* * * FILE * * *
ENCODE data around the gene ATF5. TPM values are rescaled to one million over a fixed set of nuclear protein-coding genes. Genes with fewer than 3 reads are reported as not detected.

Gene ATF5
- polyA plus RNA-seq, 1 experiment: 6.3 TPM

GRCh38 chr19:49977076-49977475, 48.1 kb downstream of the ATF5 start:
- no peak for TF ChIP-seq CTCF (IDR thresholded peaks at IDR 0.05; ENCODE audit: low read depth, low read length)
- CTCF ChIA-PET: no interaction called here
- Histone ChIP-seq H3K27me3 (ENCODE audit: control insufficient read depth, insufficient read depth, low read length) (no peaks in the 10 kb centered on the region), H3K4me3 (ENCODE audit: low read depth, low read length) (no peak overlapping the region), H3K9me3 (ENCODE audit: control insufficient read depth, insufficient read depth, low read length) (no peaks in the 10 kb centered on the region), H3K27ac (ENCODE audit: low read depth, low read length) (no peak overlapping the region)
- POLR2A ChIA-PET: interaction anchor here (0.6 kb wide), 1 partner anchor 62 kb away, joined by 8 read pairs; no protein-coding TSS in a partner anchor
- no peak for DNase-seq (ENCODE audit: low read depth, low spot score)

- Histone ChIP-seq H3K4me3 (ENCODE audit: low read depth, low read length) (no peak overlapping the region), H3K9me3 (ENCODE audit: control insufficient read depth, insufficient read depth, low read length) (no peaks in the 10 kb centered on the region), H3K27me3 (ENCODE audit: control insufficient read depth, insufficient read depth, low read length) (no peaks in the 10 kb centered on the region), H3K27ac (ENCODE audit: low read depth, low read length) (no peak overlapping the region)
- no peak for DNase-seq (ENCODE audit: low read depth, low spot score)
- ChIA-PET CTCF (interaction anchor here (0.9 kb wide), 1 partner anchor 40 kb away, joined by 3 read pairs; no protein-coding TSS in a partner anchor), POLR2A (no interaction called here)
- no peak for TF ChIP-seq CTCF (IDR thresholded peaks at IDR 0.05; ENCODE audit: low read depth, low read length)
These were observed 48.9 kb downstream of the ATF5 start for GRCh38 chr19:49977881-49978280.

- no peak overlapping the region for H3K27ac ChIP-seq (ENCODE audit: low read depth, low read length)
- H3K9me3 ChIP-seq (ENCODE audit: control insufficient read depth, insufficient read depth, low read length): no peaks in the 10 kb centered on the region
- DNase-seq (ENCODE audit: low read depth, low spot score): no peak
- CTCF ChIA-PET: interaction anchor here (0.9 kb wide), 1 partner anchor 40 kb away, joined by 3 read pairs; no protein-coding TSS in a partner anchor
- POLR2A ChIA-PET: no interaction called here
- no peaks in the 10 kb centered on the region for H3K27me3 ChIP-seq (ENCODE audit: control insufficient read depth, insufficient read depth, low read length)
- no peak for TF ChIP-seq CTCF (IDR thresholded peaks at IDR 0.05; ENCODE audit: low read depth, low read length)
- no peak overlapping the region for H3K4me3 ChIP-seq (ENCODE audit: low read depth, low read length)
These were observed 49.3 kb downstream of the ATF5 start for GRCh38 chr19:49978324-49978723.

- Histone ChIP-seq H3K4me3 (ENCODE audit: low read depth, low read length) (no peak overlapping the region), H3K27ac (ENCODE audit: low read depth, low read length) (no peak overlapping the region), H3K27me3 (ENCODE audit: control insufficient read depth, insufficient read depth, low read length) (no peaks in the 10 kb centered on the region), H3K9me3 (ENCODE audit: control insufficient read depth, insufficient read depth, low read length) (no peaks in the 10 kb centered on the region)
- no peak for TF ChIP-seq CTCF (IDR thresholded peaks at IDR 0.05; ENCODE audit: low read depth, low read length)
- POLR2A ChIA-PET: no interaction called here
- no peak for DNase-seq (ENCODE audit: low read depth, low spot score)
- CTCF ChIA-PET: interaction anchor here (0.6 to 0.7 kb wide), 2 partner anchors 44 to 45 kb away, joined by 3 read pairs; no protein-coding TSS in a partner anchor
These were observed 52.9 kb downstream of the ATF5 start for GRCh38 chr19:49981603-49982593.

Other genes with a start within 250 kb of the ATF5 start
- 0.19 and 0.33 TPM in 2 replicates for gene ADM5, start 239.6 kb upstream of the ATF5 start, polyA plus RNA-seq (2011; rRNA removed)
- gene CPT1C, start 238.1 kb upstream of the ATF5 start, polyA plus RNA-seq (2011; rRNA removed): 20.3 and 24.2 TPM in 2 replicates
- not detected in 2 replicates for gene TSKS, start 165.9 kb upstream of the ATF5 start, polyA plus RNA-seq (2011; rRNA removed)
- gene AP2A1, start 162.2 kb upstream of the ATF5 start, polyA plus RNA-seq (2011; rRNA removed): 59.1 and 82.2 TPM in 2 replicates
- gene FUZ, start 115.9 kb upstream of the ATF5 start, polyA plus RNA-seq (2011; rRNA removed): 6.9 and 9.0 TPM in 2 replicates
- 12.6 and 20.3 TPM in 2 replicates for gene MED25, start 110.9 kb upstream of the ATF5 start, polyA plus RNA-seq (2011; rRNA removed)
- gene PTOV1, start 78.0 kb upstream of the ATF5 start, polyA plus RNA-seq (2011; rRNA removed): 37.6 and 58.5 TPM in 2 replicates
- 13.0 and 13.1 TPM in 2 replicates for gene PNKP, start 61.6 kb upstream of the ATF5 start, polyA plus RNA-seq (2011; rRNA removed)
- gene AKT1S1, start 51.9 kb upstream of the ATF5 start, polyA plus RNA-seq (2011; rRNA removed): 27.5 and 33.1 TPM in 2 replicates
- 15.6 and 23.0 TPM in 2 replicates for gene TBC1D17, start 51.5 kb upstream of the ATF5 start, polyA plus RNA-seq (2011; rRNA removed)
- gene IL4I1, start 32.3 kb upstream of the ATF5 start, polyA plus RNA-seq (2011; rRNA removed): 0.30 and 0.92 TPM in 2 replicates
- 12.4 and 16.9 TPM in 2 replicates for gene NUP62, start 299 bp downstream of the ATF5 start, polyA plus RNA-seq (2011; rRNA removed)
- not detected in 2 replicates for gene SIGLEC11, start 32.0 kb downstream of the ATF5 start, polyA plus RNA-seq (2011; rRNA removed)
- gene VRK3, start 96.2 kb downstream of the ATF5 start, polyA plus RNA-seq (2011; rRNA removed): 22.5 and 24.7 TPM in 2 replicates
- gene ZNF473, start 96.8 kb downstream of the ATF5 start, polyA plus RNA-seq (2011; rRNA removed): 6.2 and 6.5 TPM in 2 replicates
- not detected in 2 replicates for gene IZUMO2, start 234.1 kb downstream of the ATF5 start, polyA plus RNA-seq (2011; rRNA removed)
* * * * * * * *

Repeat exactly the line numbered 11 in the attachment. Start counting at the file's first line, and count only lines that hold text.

- no peak for DNase-seq (ENCODE audit: low read depth, low spot score)